It’s everywhere and every ones doing it, it’s an internet sensation, it’s simply to do easy to copy and everyone is talking about it. It’s customer care gangnam style
Any organisation can do it. All they need to do is get better at identifying and delivering what customers want. If we simply listen more we would waste a lot less time and money on providing service that people don’t want and we would have fewer complaints. Of course good customer care makes good business sense. Of course the public sector wants to shake off the take it or leave image of old. And of course doctors and social workers are keen to distance themselves from the professional knows best culture. So yes we need to get better at listening to people and finding out how they want their services delivered.
Only it’s not quite as straightforward as that in the public sector. Just for a moment let’s pretend the private sector has sorted this problem, that the utilities, the banks and the train operators have developed sophisticated and effective ways of listening to their customers and adapting their services in response. That call centres are a fast and easy way to do business, that computers don’t automatically generate threatening standard letters and that the member of staff at the other end of the phone doesn’t keep repeating “but the screen is telling me”. How does this solve the problem of getting a home help to help you into bed when you want as opposed to when they are available? How does this help you deal with opposition from neighbours to opening a home for people with learning difficulties? And how does this work when local people voice their opposition to plans to close their local hospital or library or day centre or want their bins emptied weekly?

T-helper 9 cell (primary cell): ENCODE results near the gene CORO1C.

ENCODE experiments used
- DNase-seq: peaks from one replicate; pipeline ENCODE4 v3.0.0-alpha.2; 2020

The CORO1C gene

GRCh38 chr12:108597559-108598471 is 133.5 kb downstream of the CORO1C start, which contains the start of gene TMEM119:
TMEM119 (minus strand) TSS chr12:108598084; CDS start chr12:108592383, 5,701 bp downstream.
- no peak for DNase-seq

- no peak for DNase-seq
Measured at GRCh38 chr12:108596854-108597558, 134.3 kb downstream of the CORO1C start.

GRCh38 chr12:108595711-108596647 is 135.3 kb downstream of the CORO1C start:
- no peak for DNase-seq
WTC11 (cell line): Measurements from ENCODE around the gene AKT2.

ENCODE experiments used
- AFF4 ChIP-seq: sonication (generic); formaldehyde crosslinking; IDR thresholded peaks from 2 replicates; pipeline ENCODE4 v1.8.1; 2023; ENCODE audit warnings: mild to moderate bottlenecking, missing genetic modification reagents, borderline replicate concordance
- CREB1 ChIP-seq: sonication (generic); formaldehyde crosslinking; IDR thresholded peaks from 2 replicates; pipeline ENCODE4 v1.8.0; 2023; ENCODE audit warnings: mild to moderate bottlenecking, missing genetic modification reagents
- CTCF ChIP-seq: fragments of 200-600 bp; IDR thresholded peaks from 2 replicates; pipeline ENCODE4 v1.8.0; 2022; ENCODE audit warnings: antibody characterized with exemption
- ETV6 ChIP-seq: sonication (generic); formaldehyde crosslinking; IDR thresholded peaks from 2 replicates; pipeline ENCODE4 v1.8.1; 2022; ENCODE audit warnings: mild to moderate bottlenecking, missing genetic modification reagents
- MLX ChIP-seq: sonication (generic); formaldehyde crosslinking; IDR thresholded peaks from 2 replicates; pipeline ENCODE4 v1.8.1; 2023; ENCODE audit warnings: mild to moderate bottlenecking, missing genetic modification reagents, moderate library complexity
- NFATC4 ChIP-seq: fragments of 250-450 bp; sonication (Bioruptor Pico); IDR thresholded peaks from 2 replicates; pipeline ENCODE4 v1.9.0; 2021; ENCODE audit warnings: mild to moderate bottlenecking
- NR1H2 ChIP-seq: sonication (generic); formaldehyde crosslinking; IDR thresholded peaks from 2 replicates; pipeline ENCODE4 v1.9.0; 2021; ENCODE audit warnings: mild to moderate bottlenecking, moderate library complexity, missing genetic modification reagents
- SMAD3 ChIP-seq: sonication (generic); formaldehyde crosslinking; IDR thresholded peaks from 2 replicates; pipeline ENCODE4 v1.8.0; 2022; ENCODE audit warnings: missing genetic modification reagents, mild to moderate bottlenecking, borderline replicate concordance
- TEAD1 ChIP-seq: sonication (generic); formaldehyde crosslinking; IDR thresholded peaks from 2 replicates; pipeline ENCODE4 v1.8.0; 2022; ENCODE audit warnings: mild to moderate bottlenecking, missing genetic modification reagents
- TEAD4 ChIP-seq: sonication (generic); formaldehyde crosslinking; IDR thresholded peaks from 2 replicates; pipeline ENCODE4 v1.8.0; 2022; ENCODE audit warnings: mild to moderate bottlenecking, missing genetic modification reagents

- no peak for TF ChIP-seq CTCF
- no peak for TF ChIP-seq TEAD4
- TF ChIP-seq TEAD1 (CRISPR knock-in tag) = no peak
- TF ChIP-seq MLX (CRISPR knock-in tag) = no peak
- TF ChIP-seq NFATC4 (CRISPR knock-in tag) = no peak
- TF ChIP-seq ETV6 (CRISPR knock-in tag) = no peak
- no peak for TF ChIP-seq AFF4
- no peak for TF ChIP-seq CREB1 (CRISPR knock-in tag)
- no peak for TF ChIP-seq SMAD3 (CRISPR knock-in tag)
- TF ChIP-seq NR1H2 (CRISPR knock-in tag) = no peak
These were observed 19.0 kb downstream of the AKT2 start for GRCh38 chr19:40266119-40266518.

So customer care alone is not enough especially when times are tough.
This article appeared in full in the February edition of the Public Servant magazine.
Blair McPherson author of Equipping managers for an uncertain future published by Russell House www.blairmcpherson.co.uk